Receptiveness to patients’ needs
Crucial to the partnership of the local and international doctors, was the ability of both sides to be alert to the needs of the patient population. This is particularly so for international camps such as this, where a group of foreign doctors come to a place of new language, culture and character. Although I frequently noticed the medical team adapting their practice to better fulfil the needs of their patients in Saran, it was exemplified particularly clearly in the Ophthalmology clinic. Many of the patients diagnosed with cataract, even at an early stage, would react to the news in a startling way, their distress often greatly surpassing the severity of their diagnosis. One of the young translators noted, ‘It is like you are giving them a death sentence’!
On further enquiry, it transpired that the people of Saran had been grossly misinformed about cataract and were unaware that it is a highly common condition, and one that could be easily treated at the nearest hospital. Whether the misinformation was coming from the local doctors or elsewhere, it was clear to the ophthalmologist that the situation needed to be rectified. Working with the local translators, a leaflet in Russian and Kazakh was written with the aim of educating the local people about the condition. Contained within the leaflet were statistics about the incidence of cataract in Kazakhstan, causes, symptoms, means of diagnosis, treatment and details about the operation.
Figure 1. Patient registration and assessment (A) Patients waiting for the Polyclinic to open; (B) Registration of patients; (C) Intraocular pressure measurement; (D) Prescription of new spectacles.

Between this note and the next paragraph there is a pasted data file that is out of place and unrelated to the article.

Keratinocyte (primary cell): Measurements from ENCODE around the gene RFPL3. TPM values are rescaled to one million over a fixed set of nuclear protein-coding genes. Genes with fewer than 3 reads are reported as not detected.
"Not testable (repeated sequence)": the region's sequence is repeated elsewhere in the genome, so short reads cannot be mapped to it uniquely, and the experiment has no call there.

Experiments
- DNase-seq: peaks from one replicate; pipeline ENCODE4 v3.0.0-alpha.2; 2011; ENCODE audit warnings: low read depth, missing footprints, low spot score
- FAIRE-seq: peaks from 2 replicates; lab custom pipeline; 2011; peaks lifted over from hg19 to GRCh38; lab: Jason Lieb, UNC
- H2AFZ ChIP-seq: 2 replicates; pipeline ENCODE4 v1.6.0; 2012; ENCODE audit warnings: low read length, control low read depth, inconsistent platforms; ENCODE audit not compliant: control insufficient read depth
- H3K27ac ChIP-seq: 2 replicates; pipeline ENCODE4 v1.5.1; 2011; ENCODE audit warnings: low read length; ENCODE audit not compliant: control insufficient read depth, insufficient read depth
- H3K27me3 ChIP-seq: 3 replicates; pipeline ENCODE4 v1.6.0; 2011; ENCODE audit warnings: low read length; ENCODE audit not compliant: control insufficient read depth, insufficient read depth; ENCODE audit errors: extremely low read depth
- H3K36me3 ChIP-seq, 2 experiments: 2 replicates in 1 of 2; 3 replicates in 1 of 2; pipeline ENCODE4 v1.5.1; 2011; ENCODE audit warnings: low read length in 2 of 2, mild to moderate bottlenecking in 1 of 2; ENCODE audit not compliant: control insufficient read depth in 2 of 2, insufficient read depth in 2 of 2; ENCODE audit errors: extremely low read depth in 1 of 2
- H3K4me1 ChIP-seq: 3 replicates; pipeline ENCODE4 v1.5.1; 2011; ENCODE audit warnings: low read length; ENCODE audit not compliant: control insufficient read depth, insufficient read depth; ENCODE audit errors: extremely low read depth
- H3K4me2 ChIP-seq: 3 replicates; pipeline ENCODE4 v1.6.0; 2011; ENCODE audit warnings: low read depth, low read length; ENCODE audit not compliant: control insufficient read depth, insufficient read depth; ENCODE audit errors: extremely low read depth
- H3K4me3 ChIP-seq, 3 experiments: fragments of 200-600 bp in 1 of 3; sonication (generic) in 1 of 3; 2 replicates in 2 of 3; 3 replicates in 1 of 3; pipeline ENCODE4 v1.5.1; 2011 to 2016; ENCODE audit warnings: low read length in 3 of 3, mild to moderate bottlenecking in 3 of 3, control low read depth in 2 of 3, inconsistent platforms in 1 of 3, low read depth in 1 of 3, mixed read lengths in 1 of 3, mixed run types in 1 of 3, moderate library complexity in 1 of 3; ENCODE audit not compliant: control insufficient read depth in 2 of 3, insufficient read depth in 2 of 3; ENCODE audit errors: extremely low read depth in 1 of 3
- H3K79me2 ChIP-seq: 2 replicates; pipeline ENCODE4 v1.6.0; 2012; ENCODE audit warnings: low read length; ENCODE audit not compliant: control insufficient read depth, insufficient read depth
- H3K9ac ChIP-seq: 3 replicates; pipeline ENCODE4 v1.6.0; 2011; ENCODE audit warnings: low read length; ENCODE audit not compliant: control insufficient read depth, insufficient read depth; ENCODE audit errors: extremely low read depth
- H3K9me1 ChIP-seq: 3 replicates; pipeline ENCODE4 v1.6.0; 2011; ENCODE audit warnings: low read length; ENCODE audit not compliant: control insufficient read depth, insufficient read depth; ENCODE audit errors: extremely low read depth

Good patient manner: take-home messages for a medical student
The gratitude of patients receiving new glasses showed no bounds, and it fascinated me to think that a set of frames and lenses was tantamount to the removal of barriers to social interaction, and the gift of independence to so many patients. With many of these cases each day, the atmosphere of the clinic was permeated with calmness, compassion and gratitude.
Of course, it is expected for a medical professional to ‘treat patients politely and considerately’ as part of the GMC’s ‘Duties of a doctor’ . However, I had never grasped quite how powerful the simple act of showing kindness to patients is, before this medical camp. What’s more, medical students, doctors and general volunteers can give this gift alike, irrespective of whether they are working in an international medical camp or at their local hospital. We tend to underestimate its value, yet I firmly believe that it was this spirit of kindness, coupled with dedication and sensitivity to patients’ needs, which led to the astonishing success of this medical camp.
I would like to thank Dr. Upadhyay, Honorary Professor and Consultant Ophthalmologist at University College Hospital, London, for leading the team of international doctors in this camp, and for allowing me to join the team.
- Gibbs G (1988) Learning by Doing: A guide to teaching and learning methods. Further Education Unit, London. 1-129.
- WHO Country Profile: Kazakhstan http://www.who.int/countries/kaz/en/
- GMC Good Medical Practice (2013) http://www.gmc-uk.org/guidance/good_medical_practice/duties_of_a_doctor.asp